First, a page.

Jeff Somers was first sighted in Jersey City, New Jersey after the destruction of a classified government installation in the early 1970s; the area in question is still too radioactive to go near. When asked about this, he will only say that he regrets nothing. He is the author of Lifers, the Avery Cates series from Orbit Books, Chum from Tyrus Books, and the Ustari Cycle from Pocket/Gallery, including We Are Not Good People.
Jeff’s published over thirty short stories as well; his story “Sift, Almost Invisible, Through” appeared in the anthology Crimes by Moonlight, published by Berkley Hardcover and edited by Charlaine Harris and his story “Ringing the Changes” was selected for Best American Mystery Stories 2006. He survives on the nickels and quarters he regularly finds behind his ears, his guitar playing is a plague upon his household, and his lovely wife The Duchess is convinced he would wither and die if left to his own devices, but this is only half true. He has published his own zine, The Inner Swine since 1995, once in print and now in digital format only. A few hardy fools still read that rag, believe it or not. So can you! Today, he makes beer money by writing amazing things for various people. Favorite whiskey: Glenmorangie 10 Year. Yes, it is acceptable to pay me in it.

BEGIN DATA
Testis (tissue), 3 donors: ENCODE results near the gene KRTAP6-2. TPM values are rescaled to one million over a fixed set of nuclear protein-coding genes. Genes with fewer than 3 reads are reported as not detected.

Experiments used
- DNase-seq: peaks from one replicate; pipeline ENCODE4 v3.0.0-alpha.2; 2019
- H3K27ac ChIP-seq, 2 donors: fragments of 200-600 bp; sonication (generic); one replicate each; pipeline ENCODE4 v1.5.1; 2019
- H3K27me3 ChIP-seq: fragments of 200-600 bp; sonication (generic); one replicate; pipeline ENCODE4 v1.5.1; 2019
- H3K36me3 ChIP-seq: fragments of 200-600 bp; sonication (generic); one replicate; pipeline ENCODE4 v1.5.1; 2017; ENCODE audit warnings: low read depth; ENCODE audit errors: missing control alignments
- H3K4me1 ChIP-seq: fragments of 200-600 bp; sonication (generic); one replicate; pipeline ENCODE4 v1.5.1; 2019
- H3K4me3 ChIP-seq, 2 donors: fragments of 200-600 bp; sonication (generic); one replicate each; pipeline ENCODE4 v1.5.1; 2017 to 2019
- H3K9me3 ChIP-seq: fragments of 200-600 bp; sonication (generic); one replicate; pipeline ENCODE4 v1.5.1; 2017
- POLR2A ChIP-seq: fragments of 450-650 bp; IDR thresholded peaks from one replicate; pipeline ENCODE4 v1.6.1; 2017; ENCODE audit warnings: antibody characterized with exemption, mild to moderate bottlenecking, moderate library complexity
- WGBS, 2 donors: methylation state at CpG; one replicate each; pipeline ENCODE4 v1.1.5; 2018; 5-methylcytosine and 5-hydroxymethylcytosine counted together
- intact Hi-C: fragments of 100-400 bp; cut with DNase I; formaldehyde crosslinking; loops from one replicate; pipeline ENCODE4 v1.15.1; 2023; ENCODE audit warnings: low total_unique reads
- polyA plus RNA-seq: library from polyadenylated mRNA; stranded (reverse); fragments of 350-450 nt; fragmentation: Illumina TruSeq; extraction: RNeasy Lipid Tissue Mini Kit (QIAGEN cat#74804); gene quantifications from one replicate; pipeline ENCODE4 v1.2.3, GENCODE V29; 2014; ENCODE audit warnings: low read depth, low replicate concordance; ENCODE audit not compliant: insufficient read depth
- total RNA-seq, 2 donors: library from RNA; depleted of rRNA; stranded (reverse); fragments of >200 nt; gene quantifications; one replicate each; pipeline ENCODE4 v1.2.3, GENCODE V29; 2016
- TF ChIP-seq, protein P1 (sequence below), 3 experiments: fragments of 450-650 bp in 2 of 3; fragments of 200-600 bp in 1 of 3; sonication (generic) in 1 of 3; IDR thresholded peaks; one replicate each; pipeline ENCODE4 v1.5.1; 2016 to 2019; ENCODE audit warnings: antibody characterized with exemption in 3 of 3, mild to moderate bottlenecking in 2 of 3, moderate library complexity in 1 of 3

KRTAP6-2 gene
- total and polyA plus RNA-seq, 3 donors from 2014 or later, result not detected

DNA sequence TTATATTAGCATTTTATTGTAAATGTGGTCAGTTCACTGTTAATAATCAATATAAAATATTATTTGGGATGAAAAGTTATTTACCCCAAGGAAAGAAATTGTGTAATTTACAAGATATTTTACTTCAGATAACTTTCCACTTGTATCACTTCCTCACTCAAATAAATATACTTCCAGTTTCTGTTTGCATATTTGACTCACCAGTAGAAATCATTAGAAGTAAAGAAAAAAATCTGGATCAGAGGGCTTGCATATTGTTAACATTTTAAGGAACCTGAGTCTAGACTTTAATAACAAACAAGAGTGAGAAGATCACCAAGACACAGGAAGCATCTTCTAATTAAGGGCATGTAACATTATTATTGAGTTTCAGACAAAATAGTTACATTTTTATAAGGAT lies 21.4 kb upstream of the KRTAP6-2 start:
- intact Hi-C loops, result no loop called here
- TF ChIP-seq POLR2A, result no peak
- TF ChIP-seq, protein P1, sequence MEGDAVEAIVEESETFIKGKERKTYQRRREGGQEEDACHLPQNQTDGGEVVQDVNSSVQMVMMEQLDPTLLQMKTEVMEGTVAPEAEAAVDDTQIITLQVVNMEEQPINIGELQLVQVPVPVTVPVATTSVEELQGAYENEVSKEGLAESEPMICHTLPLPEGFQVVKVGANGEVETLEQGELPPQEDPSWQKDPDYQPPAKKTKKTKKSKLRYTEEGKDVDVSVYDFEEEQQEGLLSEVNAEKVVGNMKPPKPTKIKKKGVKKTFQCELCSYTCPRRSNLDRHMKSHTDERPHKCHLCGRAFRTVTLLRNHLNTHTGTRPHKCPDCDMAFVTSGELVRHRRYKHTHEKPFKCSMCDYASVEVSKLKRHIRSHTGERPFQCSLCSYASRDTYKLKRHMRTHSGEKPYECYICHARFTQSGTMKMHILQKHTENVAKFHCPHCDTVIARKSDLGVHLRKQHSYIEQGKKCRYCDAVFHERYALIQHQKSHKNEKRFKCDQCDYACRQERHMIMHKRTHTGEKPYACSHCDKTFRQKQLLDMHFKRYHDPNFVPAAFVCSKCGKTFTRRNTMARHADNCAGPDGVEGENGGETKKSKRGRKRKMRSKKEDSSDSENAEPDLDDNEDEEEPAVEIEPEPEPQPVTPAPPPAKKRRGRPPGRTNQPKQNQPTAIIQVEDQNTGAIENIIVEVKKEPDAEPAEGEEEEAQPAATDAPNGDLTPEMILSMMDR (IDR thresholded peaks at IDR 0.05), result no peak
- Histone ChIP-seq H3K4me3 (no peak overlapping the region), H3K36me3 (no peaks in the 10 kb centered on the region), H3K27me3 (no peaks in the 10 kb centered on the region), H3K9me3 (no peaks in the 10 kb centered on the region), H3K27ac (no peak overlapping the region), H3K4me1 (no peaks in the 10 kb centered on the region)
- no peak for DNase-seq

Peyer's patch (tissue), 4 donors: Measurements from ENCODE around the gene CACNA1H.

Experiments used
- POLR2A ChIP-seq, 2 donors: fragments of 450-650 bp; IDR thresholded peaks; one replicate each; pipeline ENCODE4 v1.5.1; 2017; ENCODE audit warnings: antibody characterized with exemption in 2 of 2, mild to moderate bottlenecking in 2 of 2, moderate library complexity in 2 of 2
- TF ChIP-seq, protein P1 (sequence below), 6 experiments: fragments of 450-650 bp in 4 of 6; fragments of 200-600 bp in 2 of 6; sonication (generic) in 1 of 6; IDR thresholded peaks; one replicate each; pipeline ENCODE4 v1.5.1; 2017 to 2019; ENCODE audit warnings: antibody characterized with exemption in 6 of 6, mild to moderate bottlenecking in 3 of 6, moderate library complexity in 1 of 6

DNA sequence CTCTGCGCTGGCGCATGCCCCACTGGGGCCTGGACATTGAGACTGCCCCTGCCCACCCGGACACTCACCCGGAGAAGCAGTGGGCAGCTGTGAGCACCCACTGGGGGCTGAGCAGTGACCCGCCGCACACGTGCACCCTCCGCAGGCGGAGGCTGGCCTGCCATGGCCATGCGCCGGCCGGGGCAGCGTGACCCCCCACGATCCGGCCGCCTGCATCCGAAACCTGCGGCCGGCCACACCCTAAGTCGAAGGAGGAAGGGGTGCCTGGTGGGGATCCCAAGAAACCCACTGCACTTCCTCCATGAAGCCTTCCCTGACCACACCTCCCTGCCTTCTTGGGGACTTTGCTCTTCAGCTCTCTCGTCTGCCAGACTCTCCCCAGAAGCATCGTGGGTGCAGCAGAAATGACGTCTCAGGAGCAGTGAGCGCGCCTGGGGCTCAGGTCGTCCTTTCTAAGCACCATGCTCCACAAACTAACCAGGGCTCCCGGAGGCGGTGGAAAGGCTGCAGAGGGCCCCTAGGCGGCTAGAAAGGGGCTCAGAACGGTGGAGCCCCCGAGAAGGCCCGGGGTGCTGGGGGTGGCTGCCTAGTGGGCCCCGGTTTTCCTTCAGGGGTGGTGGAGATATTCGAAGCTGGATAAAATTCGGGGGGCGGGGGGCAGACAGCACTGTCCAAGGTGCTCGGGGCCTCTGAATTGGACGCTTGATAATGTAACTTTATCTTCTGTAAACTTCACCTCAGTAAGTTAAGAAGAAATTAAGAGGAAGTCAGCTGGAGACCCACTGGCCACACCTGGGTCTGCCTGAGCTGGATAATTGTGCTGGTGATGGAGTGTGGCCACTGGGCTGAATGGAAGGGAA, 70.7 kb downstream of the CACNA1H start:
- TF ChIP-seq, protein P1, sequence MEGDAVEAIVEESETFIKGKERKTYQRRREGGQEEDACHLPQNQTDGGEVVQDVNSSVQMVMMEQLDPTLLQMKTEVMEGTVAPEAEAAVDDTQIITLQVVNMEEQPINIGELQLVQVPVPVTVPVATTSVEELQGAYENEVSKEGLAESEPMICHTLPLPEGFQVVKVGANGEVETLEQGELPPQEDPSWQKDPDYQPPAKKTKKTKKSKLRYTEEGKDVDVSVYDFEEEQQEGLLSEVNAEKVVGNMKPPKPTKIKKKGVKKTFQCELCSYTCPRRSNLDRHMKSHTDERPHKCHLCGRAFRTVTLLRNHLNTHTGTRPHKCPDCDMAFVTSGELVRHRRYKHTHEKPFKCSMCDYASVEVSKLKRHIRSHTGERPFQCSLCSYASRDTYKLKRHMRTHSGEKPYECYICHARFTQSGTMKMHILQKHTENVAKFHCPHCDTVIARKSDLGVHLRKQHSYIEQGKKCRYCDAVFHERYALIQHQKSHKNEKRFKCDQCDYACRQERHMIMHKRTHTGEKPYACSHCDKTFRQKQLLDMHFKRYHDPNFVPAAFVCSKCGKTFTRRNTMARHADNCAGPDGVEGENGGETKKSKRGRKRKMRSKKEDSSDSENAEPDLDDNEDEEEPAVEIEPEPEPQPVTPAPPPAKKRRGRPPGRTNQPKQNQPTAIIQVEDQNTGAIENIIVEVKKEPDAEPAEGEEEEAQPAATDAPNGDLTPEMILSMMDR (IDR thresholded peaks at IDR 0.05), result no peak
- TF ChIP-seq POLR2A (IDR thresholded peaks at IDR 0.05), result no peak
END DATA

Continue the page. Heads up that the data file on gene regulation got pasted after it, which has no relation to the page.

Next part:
by Jeff Somers
Having grown up on a steady diet of underage drinking, Saturday Morning Cartoons, and cheap paperbacks, I have a decidedly elastic view of genre divisions. Which serves me well when I sit down to write a book and then ruins me when I attempt to sell a book, because the world still respects genre divisions and no matter how many new genres they invent—Young adult! Middle grade! Science Fantasy! Urban Fantasy! Cli Fi!—the chances that my agent is patiently explaining to me that the novel I want her to sell doesn’t quite fit into any specific one is pretty much 100%.